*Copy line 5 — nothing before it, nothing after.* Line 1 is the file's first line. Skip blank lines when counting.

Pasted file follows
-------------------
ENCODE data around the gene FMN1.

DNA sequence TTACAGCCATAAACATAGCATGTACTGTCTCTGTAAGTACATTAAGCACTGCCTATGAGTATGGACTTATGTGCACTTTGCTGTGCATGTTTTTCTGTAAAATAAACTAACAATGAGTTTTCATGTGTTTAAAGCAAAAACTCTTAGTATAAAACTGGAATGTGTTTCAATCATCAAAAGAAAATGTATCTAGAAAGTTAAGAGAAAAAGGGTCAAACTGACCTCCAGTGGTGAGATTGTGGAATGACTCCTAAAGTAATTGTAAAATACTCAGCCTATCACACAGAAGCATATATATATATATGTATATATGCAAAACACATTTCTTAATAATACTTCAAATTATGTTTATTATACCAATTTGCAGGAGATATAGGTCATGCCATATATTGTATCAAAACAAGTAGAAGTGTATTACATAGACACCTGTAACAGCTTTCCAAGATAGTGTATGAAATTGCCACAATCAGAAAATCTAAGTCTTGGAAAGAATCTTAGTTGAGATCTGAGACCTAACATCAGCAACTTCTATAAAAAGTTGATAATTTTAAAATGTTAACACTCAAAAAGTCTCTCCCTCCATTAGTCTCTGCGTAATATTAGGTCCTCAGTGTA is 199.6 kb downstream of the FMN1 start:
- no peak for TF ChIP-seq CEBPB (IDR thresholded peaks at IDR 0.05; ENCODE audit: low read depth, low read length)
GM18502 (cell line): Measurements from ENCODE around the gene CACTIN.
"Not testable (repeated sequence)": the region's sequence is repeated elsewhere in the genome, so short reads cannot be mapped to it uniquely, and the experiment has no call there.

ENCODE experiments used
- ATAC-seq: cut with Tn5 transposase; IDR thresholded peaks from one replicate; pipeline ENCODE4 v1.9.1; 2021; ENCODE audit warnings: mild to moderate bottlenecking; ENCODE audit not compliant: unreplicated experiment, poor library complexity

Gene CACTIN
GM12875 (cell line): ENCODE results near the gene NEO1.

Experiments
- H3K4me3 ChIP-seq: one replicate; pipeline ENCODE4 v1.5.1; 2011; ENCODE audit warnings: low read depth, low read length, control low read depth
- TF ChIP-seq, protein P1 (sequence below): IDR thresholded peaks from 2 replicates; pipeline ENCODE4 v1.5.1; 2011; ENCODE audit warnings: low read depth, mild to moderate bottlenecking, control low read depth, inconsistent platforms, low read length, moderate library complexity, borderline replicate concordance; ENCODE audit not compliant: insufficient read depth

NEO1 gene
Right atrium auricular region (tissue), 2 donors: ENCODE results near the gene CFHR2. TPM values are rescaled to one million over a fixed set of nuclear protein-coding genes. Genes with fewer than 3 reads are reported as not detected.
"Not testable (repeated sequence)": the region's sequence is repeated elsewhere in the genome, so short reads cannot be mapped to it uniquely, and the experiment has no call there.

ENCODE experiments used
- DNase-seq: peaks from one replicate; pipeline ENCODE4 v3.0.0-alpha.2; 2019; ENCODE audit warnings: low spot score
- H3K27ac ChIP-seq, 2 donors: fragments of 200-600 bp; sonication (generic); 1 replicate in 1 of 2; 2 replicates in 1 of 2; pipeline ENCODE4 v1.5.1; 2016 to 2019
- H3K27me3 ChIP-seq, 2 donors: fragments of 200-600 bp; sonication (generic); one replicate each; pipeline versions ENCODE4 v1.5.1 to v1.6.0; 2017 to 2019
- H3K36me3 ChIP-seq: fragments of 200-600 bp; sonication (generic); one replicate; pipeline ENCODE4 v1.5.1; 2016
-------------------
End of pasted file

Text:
"Not testable (repeated sequence)": the region's sequence is repeated elsewhere in the genome, so short reads cannot be mapped to it uniquely, and the experiment has no call there.